VOSviewer presents the keywords of MD-related publications into nine clusters. The orange cluster (Figure 3, cluster 7, center-down, 41 items) is concentrated around “knowledge” “strategy”, “innovation” and “dynamic capabilities” as a direct connection with MD. Table 7 presents this seventh representative cluster, in orange color, resulting from VOSViewer deployment. We have also underlined the common items with KD’s cluster 2 (focused on knowledge dynamics) in Table 7 below.
This emphasis on the direct connection of these two main notions, KD and MD, underlines the fact that managerial decisions are rooted and based on “knowledge” “models”, “strategies” and “intellectual capital”. Kianto et al. [20,26] studied these connections between knowledge dynamics, decision making and intellectual capital. Nonaka and Takeuchi [1] focus on the wise companies and how knowledge creation dynamics is a key driving force of knowledge management, especially for the Japanese companies. Liu [2] and Massingham [3] analyze knowledge dynamics from the perspective of knowledge management and making decisions. Bratianu et al. [28] focused their research on the entropic knowledge dynamics and its influence on decision making. It is one of the first papers to apply the theory of knowledge fields based on thermodynamics to the managerial decision making process.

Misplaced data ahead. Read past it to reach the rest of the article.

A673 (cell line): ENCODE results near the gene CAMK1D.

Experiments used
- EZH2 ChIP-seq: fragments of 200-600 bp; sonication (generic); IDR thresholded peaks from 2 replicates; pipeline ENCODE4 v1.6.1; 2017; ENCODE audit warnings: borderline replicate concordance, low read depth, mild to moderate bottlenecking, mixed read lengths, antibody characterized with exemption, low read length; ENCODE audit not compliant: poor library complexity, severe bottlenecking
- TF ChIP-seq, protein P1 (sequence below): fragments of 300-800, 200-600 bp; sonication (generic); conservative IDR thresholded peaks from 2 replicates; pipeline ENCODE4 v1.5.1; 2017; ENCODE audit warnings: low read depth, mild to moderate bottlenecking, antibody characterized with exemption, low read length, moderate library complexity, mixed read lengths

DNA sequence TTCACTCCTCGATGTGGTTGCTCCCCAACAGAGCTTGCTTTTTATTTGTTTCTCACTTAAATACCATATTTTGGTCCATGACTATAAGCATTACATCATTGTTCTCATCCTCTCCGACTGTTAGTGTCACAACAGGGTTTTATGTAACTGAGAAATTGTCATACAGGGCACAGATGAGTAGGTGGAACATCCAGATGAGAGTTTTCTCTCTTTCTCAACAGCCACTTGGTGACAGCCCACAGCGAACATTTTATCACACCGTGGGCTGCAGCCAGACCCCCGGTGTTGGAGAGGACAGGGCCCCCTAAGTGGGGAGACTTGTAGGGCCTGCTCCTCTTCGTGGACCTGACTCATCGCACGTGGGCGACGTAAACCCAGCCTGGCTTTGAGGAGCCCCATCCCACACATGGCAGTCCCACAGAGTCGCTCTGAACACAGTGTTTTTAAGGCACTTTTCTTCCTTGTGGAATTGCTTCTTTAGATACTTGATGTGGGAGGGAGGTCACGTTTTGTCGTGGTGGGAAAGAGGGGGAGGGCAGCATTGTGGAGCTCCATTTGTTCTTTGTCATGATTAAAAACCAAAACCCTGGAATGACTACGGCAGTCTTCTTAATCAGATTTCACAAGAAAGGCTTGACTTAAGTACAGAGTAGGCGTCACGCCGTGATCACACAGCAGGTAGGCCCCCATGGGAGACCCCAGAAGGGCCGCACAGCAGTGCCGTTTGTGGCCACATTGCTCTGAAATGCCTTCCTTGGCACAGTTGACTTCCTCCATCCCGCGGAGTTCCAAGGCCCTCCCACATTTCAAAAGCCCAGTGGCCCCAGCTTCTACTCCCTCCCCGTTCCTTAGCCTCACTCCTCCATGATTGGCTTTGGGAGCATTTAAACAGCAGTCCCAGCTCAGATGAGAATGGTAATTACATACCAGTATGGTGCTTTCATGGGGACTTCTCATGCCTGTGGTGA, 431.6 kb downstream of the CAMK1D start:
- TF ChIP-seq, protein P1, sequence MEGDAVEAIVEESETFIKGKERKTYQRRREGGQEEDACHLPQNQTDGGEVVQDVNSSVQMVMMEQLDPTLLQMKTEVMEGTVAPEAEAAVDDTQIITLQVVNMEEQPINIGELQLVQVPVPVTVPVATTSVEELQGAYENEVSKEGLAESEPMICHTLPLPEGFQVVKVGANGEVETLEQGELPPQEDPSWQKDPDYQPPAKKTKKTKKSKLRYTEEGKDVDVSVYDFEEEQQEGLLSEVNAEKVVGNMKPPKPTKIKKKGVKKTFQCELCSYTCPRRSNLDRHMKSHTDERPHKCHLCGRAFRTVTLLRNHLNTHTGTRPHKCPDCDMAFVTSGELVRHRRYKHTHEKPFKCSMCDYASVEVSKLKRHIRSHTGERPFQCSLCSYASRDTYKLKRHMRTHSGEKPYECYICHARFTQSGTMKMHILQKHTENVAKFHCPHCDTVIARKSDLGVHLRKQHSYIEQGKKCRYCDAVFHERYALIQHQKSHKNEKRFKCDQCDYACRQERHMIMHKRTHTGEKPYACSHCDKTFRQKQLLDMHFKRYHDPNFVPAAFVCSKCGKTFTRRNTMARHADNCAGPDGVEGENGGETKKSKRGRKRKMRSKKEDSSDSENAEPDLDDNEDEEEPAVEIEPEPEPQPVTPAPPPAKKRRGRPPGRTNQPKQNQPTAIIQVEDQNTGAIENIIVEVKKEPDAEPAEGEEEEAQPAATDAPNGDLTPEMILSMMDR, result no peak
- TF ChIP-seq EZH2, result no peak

The red cluster (Figure 3, cluster 1, center-left, 70 items) is concentrated on the “management” “design” and framework” in relation with MD, while the green cluster (Figure 3, cluster 2, center-right up, 54 items) emphasizes “decision making” and its associated “behaviors”. The dark-blue cluster (Figure 3, cluster 3, center-up, 54 items) underlines the “efficiency” of the MD “model”. The fourth and yellow cluster (Figure 3, cluster 4, center, 50 items) regroups around “performance” as KD’s both trigger and consequence; while the purple cluster (Figure 3, cluster 5, center-left down, 50 items) strengthens the “impact” of “managerial decisions” on existing “systems”. The sixth and sapphire blue cluster (Figure 3, cluster 6, center-left, 50 items) focuses on the MD’s “model”, while the eight cluster in light brown (Figure 3, cluster 8, center-up left, 12 items) emphasizes the “complexity” and “perspectives” of decision making processes. The last cluster in pink (Figure 3, cluster 9, center-up, 11 items) underlines the “risks” of “failure”, the “costs” and the importance of an agile MD “strategic planning”.